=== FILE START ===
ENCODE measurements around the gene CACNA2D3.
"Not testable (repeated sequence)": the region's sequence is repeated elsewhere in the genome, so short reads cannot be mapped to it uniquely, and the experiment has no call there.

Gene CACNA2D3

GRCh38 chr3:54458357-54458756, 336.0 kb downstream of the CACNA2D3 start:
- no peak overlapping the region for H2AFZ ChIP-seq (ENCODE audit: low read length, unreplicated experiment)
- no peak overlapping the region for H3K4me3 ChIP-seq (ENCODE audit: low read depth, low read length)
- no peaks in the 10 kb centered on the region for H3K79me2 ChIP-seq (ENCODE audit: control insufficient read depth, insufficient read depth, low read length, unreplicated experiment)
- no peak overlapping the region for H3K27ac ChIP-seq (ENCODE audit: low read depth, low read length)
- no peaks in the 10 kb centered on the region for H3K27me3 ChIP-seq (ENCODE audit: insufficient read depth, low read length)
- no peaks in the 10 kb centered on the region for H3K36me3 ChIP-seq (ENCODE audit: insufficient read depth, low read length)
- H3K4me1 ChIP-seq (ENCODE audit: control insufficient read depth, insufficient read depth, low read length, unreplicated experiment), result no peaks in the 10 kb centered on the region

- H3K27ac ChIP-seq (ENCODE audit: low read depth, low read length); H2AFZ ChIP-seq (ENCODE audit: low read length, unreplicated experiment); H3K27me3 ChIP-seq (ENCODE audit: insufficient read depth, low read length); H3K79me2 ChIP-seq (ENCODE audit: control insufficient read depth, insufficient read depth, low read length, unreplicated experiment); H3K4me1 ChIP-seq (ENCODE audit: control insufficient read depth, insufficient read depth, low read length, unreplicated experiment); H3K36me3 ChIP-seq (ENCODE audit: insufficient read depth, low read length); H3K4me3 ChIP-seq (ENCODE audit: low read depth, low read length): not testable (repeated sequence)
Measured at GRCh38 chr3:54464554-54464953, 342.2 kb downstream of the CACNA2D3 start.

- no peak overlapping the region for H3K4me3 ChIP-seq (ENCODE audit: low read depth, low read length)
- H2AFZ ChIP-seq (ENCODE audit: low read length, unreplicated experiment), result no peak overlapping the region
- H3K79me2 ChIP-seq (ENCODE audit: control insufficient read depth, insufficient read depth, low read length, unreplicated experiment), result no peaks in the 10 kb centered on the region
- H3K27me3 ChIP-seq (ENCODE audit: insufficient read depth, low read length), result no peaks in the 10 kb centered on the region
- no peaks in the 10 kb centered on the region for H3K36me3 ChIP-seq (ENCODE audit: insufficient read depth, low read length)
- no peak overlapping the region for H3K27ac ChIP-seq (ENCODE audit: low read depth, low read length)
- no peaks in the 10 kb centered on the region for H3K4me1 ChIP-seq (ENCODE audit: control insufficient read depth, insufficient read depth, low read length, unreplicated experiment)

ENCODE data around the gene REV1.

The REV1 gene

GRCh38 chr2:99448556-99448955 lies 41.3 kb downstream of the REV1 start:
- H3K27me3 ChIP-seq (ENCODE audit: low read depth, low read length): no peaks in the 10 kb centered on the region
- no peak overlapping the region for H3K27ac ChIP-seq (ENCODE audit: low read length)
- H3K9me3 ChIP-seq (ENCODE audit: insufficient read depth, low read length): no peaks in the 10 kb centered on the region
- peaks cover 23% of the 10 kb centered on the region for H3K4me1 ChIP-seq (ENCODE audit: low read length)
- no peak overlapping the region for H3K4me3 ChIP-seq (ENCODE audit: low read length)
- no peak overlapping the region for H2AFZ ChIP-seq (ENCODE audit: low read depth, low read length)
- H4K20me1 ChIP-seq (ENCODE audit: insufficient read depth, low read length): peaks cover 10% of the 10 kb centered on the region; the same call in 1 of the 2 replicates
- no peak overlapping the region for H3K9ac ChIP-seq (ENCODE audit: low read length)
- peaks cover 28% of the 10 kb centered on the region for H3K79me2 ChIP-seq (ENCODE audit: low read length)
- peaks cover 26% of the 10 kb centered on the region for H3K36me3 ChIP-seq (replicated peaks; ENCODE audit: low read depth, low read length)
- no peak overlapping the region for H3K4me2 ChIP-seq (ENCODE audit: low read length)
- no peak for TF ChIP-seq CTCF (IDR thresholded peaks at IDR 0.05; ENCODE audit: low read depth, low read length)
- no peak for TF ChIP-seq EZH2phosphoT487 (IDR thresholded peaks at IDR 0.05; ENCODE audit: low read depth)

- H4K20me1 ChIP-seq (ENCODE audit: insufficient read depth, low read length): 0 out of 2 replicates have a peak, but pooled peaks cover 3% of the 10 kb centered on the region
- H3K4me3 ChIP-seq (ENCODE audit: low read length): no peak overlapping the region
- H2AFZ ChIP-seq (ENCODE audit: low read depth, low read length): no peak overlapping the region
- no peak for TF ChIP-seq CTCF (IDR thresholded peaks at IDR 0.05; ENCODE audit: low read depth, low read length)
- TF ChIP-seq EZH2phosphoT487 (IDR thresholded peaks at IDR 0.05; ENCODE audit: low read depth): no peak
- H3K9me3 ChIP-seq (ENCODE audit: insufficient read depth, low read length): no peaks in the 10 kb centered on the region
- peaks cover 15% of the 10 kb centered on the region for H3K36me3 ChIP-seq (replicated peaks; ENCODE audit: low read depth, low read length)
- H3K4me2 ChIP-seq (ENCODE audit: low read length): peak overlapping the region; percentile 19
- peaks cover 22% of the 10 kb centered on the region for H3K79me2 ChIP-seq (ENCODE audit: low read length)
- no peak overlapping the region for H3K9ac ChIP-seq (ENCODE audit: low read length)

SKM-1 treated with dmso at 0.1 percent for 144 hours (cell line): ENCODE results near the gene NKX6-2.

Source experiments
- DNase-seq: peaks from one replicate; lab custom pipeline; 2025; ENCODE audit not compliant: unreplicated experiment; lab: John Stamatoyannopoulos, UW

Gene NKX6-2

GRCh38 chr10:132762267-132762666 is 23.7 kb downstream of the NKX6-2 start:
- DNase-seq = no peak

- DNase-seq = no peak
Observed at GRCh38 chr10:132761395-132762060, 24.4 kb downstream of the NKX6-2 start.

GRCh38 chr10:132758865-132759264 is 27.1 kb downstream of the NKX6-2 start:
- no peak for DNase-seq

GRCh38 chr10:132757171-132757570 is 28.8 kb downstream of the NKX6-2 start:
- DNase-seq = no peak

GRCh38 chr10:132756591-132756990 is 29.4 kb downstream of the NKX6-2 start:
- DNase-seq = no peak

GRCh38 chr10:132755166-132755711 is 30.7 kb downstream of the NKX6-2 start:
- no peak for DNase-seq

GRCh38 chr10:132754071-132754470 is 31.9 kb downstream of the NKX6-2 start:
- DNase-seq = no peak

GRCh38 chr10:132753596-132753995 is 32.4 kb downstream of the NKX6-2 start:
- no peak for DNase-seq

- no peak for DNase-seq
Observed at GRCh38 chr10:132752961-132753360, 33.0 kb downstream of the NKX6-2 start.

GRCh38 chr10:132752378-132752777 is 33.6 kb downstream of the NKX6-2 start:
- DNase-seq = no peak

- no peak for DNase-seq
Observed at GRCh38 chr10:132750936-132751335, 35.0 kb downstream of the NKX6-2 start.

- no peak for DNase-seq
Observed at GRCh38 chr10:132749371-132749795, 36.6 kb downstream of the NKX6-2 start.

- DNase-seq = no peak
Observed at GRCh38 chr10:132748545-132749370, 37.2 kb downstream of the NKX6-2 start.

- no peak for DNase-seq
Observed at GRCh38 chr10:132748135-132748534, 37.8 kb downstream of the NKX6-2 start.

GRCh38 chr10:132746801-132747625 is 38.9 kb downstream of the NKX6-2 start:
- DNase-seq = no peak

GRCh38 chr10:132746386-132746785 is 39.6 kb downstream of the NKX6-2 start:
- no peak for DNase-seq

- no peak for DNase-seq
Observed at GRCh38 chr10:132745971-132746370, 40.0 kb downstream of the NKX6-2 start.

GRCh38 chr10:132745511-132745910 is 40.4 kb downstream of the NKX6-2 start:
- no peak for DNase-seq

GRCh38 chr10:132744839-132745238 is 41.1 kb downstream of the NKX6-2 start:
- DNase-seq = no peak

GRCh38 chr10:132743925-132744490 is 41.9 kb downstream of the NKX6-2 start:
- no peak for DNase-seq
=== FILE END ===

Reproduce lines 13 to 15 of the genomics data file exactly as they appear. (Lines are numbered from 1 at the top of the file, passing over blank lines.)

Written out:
Measured at GRCh38 chr3:54464554-54464953, 342.2 kb downstream of the CACNA2D3 start.

- no peak overlapping the region for H3K4me3 ChIP-seq (ENCODE audit: low read depth, low read length)
- H2AFZ ChIP-seq (ENCODE audit: low read length, unreplicated experiment), result no peak overlapping the region